This leaves me reliant upon reviews posted elsewhere. So, as with the early appearance of Creatorverse, I’ve been keeping an eye on the Lab’s press page and waiting for a number of reviews to pop-up there. It’s not an ideal way of doing things, but as the likes of 148apps and Kotaku do generally appear in the listings, I decided to see what comes up as well as Googling for reviews.

Overall, and allowing for it being early days, the reactions of reviewers seem favourable. Rob Rich over at 148apps gives Blocksworld a solid four (out of five) stars, noting that the interface is easy to grasp, building is relatively quick and easy to learn, and that the ability to create and build with blocks is something kids the world over can identify with. However, he also notes that there are some inherent weaknesses in the app: vehicles can be difficult to drive, and connecting blocks to build things is limited (you can only connect blocks face-on). As such, he notes that it is fun to play with, but in terms of using it as a form of a game, it’s not so much fun to play.

Mike Fahey over at Kotaku has a fair amount of experience in reviewing the Lab’s products. His reviews are always informative and also lighthearted at times, making them a fun read. It’s actually his reviews I turned to in order to get a handle on both Patterns and Creatorverse before I had access to either. In reviewing Blocksworld he notes that:

Linden Lab is all about creating, or at least they have been since Rod Humble took charge, transforming the company behind Second Life into a company that creates creativity. It was as if Linden Lab only made doughnuts before he arrived, and now they’re making a wide variety of pastries. The delicious, sexy, wildly deviant doughnuts are still there, but then so is Creatorverse and Patterns and Blocksworld and maybe, if we’re very good, some scones.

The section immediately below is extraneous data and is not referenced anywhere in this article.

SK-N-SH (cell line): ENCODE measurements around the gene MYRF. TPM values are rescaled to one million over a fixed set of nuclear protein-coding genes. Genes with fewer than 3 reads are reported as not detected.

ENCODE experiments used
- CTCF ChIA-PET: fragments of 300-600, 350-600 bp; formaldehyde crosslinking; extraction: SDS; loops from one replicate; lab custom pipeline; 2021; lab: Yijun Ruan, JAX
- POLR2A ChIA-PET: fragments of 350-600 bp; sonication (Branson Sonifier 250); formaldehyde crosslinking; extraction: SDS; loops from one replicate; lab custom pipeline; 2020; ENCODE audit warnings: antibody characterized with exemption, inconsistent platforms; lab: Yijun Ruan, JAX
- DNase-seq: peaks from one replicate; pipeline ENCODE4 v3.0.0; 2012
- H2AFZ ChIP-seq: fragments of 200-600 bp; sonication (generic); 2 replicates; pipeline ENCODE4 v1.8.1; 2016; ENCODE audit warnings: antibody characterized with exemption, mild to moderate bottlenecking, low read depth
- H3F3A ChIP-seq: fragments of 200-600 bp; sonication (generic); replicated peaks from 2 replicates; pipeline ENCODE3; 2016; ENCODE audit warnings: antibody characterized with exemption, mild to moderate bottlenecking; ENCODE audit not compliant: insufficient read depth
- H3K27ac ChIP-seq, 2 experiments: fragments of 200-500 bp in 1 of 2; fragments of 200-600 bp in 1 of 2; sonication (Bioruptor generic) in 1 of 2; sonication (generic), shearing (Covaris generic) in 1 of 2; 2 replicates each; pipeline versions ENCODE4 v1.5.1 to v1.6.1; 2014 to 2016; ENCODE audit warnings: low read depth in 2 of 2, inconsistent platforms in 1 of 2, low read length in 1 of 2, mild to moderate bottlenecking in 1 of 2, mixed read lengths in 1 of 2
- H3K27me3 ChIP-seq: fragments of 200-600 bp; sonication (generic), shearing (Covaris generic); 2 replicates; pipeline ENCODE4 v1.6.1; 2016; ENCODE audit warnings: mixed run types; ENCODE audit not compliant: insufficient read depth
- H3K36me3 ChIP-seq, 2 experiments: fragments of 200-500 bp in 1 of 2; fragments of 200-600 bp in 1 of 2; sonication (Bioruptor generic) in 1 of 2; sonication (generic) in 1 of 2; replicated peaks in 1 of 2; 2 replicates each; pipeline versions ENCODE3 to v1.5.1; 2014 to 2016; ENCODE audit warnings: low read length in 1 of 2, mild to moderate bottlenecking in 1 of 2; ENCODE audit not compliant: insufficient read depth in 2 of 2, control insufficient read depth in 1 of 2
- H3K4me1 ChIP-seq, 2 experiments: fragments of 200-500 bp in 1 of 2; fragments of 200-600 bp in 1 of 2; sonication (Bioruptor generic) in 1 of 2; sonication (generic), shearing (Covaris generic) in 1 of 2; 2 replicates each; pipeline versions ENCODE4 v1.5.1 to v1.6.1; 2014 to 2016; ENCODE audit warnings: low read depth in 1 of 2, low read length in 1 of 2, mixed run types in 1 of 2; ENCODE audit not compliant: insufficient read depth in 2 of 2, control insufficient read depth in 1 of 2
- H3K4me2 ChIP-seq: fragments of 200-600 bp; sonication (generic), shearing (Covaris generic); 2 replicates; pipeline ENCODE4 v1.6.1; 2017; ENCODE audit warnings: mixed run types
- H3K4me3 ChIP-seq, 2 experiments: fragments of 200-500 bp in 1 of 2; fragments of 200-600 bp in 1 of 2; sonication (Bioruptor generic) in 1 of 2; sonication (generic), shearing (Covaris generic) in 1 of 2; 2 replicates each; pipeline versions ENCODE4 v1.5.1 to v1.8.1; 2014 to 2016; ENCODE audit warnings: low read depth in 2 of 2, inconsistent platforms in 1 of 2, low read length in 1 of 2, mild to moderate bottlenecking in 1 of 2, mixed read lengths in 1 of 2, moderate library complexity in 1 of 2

Blocksworld promotional image (courtesy of Linden Lab)
Blocksworld promotional image (courtesy of Linden Lab)

Like Rob Rich, he comments on the overall simplicity of design and that the UI is very easy to grasp. He also delves more into the mechanics of the app, noting that using it can be approached in a number of ways, from “dive in a build” through to using the supplied “kits” to learn how to build specific items and use specific capabilities.

Interestingly, both reviews touch upon a fact hitherto unmentioned here: that the number of blocks you can use is limited. If you run out, you have to either “win” more or purchase more.

“Winning” additional blocks is a case of using the in-built kits, each of which includes a puzzle / challenge. Build the kit, complete the challenge and your reward is more blocks.

Continue reading “Blocksworld +1 week: opinions favourable”